The contact 30 further includes an elastic portion which extends from the rigidly secured portion along a course which includes first a stress loop 44 and then a contact loop 46. The stress loop 44 originates at a pivotal connection 48 with the second abutment 36 and extends along a stress loop first leg 64, through a flexible reverse loop 66, and along a stress loop second leg 68 until it joins with the contact loop 46 in the vicinity of a contact point for the circuit card 4. The contact loop 46 is open toward the slot opening 26 when the contact 30 is disposed in the socket so that the edge portion of the circuit card 4 may be received within the contact loop. The stress loop 44 is open in a direction substantially opposite to the opening of the contact loop 46. The contact loop 46 extends along a contact loop first leg 74, a first flex portion 76, a connector beam 78, a second flex portion 80, and a contact loop second leg 82 to a free end. The contact loop 46 has first and second contact points 50, 52 which oppose each other from ends of the contact loop first and second legs 74, 82, respectively. The contact points 50, 52 extend into the slot 12 through the opposite side surfaces 22, 24, respectively, for engaging respective contact pads 5 on the circuit card 4, as shown in FIG. 6. The first contact point 50 is disposed proximate a junction of the stress loop second leg 68 and the contact loop first leg 74. This location of the first contact point 50 approximately midway between the flexible reverse loop 66 and the first flex portion 76 provides good stress distribution in both the stress loop 44 and the contact loop 46 when the card 4 is installed in the socket.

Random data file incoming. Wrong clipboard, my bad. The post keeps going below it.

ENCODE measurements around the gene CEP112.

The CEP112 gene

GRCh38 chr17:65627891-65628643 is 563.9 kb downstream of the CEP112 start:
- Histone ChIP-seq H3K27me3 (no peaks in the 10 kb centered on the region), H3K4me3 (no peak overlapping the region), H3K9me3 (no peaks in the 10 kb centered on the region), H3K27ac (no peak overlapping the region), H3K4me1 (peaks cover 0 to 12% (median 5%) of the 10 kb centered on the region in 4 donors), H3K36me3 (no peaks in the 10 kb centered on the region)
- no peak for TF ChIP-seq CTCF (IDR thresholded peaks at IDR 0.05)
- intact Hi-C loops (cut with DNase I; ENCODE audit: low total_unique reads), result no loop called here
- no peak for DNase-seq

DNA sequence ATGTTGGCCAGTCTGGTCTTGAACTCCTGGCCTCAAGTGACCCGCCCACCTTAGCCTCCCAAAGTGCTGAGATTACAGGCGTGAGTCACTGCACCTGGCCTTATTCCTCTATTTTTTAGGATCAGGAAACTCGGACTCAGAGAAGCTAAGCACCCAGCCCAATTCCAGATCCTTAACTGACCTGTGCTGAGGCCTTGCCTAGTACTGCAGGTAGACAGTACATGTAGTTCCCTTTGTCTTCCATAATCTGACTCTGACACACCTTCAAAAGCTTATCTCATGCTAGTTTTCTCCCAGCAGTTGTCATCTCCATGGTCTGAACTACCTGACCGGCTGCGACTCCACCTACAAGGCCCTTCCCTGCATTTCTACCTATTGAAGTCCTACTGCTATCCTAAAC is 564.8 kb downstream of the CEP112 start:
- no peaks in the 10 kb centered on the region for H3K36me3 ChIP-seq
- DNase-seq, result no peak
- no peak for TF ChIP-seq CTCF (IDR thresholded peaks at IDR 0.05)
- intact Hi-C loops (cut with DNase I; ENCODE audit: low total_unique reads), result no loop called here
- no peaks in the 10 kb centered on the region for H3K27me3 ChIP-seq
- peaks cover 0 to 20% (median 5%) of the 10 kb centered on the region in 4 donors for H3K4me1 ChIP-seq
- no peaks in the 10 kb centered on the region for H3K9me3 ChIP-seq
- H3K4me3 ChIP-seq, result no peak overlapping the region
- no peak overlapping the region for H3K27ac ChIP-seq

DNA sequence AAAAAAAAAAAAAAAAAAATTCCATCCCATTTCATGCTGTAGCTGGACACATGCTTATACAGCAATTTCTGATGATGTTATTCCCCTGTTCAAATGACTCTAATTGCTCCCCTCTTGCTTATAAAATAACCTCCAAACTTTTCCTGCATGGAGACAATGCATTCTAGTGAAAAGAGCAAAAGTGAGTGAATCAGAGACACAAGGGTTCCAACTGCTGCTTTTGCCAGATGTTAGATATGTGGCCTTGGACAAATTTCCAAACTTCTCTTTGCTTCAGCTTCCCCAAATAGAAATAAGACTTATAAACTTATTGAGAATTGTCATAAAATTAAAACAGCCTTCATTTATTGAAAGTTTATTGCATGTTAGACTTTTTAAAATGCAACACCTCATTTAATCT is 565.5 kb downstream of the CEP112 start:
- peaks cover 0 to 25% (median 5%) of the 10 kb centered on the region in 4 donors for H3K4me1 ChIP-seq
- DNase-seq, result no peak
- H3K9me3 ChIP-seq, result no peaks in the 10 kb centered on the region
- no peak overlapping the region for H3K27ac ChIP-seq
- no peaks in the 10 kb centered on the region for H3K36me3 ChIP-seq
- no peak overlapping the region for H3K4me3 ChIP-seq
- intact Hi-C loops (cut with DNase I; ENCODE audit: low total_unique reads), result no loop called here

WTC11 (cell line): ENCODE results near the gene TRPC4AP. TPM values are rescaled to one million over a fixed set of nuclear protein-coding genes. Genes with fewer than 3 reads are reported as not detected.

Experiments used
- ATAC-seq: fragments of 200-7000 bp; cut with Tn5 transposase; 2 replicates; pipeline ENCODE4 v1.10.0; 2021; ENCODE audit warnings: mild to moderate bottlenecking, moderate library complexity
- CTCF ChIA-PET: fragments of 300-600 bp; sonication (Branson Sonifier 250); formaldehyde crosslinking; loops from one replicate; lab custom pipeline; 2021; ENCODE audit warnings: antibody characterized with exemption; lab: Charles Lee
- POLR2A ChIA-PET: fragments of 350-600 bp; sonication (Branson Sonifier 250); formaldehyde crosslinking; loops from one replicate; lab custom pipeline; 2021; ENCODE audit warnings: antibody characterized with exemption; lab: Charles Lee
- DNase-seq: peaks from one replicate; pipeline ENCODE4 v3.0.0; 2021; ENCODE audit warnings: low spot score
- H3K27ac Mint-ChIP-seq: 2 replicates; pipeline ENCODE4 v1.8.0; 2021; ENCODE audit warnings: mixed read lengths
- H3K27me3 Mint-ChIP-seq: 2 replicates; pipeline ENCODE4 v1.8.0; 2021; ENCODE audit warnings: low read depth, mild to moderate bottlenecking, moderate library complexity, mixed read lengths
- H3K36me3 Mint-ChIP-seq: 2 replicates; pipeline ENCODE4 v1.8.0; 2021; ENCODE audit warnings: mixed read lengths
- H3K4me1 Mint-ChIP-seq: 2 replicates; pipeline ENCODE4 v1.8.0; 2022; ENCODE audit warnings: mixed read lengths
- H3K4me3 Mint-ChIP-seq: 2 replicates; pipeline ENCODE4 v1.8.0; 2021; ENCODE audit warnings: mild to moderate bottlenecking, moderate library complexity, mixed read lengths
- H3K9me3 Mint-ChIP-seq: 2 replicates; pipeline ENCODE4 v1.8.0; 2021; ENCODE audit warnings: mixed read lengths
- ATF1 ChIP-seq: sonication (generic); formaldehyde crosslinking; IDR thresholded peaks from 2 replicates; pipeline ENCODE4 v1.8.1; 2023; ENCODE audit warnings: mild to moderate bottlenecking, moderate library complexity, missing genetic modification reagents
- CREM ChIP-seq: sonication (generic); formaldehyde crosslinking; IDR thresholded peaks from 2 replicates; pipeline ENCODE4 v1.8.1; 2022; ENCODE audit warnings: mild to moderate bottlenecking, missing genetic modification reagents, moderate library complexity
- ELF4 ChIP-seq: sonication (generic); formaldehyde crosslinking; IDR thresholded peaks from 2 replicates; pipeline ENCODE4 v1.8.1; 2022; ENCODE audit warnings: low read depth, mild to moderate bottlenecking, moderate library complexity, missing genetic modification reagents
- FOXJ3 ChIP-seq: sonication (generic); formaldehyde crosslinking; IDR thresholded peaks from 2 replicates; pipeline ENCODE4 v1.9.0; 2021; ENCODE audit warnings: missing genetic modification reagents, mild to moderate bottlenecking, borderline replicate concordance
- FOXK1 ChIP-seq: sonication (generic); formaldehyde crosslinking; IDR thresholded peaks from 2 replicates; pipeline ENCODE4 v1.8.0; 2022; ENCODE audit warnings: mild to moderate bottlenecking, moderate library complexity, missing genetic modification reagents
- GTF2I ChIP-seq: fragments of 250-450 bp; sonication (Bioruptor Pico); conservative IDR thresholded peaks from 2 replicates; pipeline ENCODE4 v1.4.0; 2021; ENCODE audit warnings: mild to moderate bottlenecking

The circuit card is inserted into the socket with a two-part motion. As shown in FIG. 5, the card 4 is initially inserted linearly at a first orientation which permits the card to enter the slot without displacing the contact points 50, 52. Once the card edge portion is within the slot, the card is pivoted in a direction away from the stress loop 44 to a second orientation, thereby applying pressure to the ends of the contact loop so as to displace the ends further apart. Displacement of the ends results in reaction forces which urge the contact points 50, 52 into engagement with their respective contact pads 5. Further, pivoting of the card causes compression of the stress loop 44 due to a force being applied to the first contact point 50.
The housing 10 has latch members 20 at opposite ends of the slot 12 to secure the circuit card 6 in the socket after pivoting the card to the second orientation. The latch members 20 are preferably insertable latch members as disclosed in U.S. Pat. No. 4,986,765 which is incorporated by reference as if set forth fully herein. In FIG. 1, one of the insertable latch members 20 is shown exploded away from the socket for clarity.